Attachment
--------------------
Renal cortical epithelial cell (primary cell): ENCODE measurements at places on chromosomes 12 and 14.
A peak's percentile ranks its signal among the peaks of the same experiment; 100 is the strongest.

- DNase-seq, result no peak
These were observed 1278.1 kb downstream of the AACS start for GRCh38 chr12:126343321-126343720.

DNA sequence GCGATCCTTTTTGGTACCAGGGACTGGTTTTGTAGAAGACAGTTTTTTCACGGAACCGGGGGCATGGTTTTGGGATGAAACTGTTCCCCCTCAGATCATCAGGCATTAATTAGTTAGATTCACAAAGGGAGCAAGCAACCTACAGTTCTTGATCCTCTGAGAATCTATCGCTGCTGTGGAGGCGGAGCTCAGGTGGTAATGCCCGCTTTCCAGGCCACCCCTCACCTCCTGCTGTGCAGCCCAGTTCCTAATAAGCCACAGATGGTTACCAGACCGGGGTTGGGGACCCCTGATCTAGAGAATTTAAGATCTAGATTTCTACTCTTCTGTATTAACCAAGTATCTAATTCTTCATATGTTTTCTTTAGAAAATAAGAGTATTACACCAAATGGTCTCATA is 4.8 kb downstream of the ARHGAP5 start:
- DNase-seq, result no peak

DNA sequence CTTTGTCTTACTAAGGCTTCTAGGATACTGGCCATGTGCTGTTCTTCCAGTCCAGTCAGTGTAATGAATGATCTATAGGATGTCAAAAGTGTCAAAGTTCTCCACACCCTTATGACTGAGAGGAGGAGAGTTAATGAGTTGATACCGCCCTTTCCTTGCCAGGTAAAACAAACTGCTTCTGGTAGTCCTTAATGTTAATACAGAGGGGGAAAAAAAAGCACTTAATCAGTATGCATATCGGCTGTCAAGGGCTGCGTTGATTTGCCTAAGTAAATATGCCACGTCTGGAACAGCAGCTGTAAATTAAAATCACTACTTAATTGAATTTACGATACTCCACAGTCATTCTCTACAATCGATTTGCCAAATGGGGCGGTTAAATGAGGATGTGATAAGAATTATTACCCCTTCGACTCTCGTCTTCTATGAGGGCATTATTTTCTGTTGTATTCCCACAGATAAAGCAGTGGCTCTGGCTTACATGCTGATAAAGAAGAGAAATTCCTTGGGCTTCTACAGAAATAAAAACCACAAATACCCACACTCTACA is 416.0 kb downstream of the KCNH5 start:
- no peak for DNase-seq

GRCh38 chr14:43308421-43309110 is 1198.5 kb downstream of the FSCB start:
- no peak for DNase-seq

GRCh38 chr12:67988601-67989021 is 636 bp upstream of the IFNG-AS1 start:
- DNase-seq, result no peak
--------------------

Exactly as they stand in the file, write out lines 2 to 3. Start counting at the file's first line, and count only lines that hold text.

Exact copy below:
A peak's percentile ranks its signal among the peaks of the same experiment; 100 is the strongest.

- DNase-seq, result no peak